App Economy Insights from Fyber’s Director of Developer Relations


Our Director of Developer Relations in EMEA, Tomas Piktozis, interviewed with in conjunction with his appearance as a panelist at PG Connects. Bringing more than 10 years of B2B and B2C sales and biz dev experience to bear, Tomas shares his thoughts on the app economy and indie developers:

Pocket Gamer: What were the most significant changes to the app economy you saw in 2013?

Tomas Piktozis: Freemium in mobile gaming staked its claim last year. By November 2013, half a billion people had installed Candy Crush Saga for free, and it was named top grossing app of 2013 on iPhone and iPad.

In the future, 2013 will be seen as the year that freemium became the default option for developers.

Ad placements in apps are also becoming more widely accepted. In June, Facebook simplified its mobile app ad installation process, so that developers could place ads with only an App Store URL. The quick and streamlined process was encouraging for marketers.

How do you think new mobile advertising trends will impact the mobile games industry in 2014?

Monetization will remain a key focus in 2014, especially with mobile gamers being such a high potential audience.

Mobile gamers monetize faster than web gamers, so we think large game companies will naturally allocate more budget to user acquisition in 2014. We also expect the industry to produce more creative advertising solutions for monetization.

Mobile video is the forerunner here. Data shows that 15-30 second mobile videos have the highest conversion rates, so videos of this length will become more popular.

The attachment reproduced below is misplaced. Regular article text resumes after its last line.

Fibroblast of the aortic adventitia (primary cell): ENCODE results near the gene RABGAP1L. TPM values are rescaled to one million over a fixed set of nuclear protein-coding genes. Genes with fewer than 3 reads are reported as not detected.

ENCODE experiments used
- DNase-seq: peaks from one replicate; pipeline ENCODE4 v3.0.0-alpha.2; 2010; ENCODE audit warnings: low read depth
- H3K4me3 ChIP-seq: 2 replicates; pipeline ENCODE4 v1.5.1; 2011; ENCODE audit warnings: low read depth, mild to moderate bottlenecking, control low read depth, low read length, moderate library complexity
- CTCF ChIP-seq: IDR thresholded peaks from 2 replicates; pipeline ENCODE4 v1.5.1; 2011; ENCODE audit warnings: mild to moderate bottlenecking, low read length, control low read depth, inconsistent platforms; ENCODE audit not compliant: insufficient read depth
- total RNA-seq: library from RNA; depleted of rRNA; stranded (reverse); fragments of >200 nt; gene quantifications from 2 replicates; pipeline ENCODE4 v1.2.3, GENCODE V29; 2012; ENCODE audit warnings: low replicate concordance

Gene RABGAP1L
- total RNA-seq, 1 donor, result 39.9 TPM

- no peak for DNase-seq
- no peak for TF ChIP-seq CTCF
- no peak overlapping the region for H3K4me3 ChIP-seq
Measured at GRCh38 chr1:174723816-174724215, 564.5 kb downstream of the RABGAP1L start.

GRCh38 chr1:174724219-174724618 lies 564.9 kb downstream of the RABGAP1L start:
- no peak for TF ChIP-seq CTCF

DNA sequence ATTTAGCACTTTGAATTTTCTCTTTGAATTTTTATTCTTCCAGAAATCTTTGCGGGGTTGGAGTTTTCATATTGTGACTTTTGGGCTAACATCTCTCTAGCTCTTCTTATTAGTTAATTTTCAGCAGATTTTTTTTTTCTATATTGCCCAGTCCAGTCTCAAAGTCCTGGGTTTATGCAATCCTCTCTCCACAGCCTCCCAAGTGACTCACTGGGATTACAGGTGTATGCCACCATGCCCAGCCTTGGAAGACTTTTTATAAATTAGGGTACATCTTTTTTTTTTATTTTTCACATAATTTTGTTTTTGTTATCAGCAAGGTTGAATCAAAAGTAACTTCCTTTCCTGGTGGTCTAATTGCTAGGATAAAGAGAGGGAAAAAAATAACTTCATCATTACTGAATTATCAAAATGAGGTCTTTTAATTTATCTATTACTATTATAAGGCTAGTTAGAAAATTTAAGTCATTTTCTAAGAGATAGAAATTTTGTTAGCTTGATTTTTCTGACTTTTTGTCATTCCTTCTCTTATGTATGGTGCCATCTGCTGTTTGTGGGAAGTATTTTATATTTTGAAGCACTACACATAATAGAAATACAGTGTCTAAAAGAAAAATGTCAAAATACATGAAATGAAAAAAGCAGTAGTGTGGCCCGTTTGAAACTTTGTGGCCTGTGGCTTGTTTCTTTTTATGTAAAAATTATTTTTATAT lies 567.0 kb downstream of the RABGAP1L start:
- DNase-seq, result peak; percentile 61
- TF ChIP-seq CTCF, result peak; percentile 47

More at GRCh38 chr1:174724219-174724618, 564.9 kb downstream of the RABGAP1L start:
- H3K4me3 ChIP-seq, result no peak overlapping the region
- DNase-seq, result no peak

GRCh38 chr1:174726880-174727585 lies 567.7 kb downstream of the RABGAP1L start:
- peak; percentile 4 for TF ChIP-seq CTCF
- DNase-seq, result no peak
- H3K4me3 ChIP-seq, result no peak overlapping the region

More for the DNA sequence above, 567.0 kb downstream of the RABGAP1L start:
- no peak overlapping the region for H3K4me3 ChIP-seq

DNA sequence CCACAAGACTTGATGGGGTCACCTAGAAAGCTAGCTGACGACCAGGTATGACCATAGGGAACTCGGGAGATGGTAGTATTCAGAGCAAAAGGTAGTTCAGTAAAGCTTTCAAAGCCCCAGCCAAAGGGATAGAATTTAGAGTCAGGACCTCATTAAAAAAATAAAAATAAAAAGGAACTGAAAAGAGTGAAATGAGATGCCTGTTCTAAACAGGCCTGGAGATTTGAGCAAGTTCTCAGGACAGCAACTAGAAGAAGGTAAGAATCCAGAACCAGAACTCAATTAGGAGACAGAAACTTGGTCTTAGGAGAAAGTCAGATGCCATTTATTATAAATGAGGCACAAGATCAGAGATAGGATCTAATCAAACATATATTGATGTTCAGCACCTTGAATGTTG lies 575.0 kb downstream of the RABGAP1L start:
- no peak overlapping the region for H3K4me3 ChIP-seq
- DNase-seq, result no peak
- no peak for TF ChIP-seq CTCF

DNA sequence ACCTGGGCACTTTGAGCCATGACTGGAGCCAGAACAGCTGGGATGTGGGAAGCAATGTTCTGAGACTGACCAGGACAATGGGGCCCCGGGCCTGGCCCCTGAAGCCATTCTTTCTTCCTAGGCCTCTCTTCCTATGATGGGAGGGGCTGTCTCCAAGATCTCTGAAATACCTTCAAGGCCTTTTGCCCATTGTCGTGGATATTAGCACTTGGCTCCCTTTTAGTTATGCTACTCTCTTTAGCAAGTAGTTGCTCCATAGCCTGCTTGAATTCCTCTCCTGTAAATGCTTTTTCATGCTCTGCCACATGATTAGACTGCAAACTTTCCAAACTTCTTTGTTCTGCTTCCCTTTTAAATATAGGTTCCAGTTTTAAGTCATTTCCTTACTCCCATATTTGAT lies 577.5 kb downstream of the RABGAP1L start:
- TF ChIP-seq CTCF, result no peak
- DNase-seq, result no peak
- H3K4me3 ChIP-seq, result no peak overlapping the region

What about indie developers in particular, is it going to be a tough year or an exciting one for indies?

In today’s landscape, indie developers aren’t faring as well as they used to. Of course, there’s still room to make a big splash.

My advice is twofold: differentiate your game, and then build a marketing strategy that will excite gamers and attract press coverage.

To differentiate, make sure to dig deep into the industry and avoid the trap of creating just another adventure game, or just one more puzzle game. Indie developers have a history of creating games that are unconventional and quirky – use this to your advantage.

Marketing is important because you’re competing with a huge number of developers for gamers’ attention. Going the extra mile will make a big difference. Create videos that give users a taste of your game environment, and foster a strong and memorable identity for your game.

Beyond that, don’t underestimate the value of word-of-mouth marketing. Fifty seven percent of game discovery awareness comes from word-of-mouth recommendations, which indicates a strong gamer preference for peer-to-peer discovery.

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